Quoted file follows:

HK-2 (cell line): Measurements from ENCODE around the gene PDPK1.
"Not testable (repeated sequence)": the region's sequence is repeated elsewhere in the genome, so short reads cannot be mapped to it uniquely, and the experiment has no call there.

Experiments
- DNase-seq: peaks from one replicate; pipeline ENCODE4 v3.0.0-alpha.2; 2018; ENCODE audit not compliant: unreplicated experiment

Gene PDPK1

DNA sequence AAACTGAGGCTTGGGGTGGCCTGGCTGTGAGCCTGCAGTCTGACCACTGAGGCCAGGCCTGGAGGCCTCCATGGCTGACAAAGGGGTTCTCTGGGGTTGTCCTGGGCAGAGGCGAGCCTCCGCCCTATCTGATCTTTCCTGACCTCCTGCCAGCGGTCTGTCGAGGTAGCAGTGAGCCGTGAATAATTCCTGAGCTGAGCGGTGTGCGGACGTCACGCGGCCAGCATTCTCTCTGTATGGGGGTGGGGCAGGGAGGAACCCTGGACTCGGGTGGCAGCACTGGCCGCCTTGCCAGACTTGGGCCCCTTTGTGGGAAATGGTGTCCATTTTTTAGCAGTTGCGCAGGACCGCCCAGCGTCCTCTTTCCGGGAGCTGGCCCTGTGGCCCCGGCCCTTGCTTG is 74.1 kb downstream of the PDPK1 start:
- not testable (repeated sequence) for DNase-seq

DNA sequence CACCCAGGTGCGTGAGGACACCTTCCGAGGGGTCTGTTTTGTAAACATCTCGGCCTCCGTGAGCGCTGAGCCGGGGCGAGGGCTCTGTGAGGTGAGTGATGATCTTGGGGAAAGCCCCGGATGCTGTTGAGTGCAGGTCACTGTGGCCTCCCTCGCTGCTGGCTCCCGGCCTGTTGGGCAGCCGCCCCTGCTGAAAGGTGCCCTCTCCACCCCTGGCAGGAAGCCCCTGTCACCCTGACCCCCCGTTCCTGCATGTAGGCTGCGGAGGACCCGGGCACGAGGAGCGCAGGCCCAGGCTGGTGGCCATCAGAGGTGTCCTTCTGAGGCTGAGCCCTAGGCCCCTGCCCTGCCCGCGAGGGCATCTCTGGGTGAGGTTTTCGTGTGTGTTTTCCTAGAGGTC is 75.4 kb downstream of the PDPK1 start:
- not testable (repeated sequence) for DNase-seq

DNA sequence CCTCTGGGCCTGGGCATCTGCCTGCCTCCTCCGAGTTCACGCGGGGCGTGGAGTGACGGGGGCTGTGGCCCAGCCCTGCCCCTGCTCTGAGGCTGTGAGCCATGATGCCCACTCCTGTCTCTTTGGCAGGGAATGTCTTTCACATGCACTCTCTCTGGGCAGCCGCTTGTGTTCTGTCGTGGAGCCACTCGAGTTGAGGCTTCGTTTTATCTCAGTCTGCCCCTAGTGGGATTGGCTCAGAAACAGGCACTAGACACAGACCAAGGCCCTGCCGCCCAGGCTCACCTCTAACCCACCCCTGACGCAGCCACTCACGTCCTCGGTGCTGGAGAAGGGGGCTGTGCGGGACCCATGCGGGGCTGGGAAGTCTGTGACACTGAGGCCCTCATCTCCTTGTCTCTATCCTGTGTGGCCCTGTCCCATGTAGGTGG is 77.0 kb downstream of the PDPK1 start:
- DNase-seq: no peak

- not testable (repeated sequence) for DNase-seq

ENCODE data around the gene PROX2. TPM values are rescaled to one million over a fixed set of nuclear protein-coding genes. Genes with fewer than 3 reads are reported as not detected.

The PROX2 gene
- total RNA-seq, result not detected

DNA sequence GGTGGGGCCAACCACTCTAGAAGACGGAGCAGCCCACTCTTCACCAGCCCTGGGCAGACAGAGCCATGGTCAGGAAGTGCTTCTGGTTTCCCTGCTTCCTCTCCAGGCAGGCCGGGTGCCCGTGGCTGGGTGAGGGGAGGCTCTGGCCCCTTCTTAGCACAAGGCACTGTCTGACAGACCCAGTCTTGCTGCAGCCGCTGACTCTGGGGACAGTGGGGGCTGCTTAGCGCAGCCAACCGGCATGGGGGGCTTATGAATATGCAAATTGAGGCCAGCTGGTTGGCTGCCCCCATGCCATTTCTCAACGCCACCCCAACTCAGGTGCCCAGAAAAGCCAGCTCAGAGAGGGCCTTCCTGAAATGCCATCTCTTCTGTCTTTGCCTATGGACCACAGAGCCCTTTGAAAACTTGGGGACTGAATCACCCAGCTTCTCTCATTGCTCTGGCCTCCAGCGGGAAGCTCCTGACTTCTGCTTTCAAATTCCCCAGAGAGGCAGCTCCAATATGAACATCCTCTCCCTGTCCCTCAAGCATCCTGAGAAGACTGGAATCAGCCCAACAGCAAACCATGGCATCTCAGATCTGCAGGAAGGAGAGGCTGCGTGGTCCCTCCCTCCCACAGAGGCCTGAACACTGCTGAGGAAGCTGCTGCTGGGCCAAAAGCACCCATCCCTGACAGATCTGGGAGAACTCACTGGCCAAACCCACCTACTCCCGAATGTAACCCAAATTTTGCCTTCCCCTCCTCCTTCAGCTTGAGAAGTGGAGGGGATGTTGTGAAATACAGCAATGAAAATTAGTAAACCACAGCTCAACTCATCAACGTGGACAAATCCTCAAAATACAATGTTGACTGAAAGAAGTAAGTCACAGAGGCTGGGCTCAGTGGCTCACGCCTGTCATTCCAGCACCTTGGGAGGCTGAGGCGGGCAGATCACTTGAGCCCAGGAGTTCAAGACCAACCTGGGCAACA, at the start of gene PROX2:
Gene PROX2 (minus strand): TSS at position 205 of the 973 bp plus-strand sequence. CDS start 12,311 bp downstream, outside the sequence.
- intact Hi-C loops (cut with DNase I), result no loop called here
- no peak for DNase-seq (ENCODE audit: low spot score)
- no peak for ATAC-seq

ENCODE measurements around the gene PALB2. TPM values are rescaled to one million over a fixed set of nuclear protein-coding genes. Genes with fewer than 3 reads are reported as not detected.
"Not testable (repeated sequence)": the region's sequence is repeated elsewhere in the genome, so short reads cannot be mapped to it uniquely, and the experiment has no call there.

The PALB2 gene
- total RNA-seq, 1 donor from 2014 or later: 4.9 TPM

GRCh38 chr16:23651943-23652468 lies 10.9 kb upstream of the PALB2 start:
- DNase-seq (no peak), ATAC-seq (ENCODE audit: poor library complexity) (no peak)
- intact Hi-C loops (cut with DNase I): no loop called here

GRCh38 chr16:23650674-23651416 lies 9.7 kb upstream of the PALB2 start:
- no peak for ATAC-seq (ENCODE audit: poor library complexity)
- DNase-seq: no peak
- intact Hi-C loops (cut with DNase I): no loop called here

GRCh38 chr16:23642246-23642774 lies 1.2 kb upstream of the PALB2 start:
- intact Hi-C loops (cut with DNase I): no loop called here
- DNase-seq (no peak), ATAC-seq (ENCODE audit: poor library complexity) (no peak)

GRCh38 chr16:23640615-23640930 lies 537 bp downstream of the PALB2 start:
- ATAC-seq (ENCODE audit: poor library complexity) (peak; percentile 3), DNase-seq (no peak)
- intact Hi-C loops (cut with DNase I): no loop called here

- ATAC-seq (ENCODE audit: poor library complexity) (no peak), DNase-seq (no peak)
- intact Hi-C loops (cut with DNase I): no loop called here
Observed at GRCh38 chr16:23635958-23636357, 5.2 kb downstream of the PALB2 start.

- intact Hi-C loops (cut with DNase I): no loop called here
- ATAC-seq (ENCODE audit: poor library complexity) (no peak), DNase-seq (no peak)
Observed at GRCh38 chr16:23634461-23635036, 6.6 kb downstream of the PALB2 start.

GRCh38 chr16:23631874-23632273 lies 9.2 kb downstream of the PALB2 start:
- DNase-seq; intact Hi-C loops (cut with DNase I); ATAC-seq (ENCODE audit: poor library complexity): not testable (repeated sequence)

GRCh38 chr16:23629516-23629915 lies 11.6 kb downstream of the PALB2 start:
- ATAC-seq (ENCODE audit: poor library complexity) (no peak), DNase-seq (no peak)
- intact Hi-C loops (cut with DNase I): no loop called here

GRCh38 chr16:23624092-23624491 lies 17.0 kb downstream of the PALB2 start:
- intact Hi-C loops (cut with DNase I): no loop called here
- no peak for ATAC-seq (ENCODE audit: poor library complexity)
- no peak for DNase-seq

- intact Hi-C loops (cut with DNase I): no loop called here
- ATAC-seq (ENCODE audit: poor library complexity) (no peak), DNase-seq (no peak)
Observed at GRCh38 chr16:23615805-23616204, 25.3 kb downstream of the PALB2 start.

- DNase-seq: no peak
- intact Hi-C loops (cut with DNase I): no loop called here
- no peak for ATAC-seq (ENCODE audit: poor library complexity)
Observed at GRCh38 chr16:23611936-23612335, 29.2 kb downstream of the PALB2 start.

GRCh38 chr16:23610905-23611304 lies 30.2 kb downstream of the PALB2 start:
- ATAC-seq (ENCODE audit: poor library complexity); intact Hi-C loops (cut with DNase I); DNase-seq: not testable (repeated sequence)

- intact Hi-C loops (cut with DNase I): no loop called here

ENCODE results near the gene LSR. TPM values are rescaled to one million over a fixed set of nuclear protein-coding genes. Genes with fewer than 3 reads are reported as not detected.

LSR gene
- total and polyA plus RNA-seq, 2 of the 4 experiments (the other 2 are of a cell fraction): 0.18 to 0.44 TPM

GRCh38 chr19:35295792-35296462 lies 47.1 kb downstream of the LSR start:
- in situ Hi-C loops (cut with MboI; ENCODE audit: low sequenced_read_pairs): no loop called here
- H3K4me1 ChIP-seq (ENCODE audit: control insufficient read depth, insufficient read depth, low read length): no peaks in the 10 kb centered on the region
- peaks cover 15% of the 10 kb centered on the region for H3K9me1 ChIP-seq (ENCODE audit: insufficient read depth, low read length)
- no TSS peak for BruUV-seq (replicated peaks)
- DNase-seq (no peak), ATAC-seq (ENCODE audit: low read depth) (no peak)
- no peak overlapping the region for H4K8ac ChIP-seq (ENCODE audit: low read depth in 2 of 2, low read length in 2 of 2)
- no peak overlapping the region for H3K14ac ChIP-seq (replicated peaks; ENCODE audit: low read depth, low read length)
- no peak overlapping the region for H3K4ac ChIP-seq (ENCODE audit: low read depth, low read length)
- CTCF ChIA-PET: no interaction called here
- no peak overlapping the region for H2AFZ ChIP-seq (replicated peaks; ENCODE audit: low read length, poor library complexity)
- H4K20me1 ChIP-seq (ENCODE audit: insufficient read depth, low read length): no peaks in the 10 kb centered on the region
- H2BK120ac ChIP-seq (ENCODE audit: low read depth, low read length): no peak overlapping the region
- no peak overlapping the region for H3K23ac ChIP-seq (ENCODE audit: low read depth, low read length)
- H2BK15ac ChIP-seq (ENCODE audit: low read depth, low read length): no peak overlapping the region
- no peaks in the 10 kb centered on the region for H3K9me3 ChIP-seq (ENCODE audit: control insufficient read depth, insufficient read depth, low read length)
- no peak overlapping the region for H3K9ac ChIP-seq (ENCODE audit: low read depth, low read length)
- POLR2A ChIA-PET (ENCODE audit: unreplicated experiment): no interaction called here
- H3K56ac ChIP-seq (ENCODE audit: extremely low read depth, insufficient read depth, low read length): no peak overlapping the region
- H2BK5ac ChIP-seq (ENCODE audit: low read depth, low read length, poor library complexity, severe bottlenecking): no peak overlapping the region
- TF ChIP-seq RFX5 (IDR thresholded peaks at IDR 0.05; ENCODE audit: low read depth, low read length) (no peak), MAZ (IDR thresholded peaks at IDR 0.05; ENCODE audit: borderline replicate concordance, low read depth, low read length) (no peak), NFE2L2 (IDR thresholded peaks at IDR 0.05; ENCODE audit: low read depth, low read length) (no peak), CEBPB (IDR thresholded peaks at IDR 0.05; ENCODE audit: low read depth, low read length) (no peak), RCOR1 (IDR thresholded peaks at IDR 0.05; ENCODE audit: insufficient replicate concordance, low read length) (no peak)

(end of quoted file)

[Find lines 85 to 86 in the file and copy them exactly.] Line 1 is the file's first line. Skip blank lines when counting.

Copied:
- H2BK5ac ChIP-seq (ENCODE audit: low read depth, low read length, poor library complexity, severe bottlenecking): no peak overlapping the region
- TF ChIP-seq RFX5 (IDR thresholded peaks at IDR 0.05; ENCODE audit: low read depth, low read length) (no peak), MAZ (IDR thresholded peaks at IDR 0.05; ENCODE audit: borderline replicate concordance, low read depth, low read length) (no peak), NFE2L2 (IDR thresholded peaks at IDR 0.05; ENCODE audit: low read depth, low read length) (no peak), CEBPB (IDR thresholded peaks at IDR 0.05; ENCODE audit: low read depth, low read length) (no peak), RCOR1 (IDR thresholded peaks at IDR 0.05; ENCODE audit: insufficient replicate concordance, low read length) (no peak)